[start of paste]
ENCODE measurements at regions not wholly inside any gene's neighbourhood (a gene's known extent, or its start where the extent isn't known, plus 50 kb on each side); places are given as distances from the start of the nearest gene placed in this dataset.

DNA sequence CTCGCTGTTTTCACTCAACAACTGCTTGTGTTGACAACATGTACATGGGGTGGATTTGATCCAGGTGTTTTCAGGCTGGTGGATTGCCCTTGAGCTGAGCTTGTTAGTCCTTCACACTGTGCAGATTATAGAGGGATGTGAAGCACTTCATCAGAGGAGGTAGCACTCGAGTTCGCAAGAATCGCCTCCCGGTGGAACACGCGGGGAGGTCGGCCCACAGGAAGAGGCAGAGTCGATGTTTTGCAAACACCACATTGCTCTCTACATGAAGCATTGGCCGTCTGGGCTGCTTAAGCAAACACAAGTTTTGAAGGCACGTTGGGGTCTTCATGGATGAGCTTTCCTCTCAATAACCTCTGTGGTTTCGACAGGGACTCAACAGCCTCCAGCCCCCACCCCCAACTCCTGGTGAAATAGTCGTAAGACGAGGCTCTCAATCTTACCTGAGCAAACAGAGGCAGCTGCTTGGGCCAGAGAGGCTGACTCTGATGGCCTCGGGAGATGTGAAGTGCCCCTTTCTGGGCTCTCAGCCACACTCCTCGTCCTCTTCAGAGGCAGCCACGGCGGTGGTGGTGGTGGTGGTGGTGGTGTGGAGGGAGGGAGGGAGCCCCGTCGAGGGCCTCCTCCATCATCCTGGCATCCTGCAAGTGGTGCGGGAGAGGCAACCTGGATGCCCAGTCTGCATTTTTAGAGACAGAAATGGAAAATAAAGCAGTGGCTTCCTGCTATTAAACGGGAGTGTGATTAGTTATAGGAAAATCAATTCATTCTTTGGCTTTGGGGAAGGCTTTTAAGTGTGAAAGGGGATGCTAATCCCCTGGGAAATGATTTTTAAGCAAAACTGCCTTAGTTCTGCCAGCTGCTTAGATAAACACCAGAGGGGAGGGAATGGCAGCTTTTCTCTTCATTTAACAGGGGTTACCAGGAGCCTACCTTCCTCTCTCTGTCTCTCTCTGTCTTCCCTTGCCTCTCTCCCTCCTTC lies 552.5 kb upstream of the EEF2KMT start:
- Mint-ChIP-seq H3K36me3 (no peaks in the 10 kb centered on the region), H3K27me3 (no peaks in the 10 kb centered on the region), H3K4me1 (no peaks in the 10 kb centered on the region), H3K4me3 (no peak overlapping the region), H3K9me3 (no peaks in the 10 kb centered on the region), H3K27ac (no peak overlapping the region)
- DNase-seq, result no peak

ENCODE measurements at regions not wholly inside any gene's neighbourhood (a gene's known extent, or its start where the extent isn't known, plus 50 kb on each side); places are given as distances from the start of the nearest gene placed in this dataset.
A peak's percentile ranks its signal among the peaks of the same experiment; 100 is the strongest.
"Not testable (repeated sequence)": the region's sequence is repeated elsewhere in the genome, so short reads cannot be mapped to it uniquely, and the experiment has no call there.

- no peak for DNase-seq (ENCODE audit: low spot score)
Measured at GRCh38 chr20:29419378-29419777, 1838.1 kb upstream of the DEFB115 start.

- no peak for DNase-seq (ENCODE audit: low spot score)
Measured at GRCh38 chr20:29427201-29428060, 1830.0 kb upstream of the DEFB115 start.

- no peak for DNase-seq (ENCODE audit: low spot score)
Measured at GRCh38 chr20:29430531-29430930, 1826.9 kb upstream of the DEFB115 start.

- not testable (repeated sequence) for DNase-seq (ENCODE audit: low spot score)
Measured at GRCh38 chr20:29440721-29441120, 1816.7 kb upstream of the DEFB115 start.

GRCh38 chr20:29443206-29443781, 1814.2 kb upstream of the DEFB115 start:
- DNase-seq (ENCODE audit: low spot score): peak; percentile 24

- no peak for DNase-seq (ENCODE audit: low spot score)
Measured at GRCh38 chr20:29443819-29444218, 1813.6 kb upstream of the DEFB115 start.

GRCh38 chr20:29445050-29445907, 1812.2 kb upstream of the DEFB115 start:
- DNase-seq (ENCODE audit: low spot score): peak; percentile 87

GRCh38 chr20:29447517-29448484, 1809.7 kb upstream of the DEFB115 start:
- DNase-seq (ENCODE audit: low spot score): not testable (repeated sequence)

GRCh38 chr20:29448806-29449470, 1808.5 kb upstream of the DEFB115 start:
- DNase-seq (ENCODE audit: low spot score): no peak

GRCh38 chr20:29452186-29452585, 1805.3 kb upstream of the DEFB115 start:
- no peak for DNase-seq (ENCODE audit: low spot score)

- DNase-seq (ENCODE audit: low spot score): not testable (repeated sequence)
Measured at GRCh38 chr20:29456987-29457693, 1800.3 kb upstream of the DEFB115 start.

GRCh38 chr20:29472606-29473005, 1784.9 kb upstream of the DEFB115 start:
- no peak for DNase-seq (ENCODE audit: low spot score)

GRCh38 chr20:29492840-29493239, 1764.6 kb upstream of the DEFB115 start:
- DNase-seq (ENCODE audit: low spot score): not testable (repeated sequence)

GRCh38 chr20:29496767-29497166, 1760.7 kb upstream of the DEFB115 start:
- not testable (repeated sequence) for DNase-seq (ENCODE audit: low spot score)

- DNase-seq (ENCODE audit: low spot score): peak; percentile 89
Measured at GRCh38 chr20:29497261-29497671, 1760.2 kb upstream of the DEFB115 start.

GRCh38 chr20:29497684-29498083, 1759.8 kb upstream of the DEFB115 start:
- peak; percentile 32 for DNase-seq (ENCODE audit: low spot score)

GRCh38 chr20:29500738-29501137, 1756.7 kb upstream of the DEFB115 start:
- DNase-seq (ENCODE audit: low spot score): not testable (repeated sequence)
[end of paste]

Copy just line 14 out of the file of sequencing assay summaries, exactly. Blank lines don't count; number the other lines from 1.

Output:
- not testable (repeated sequence) for DNase-seq (ENCODE audit: low spot score)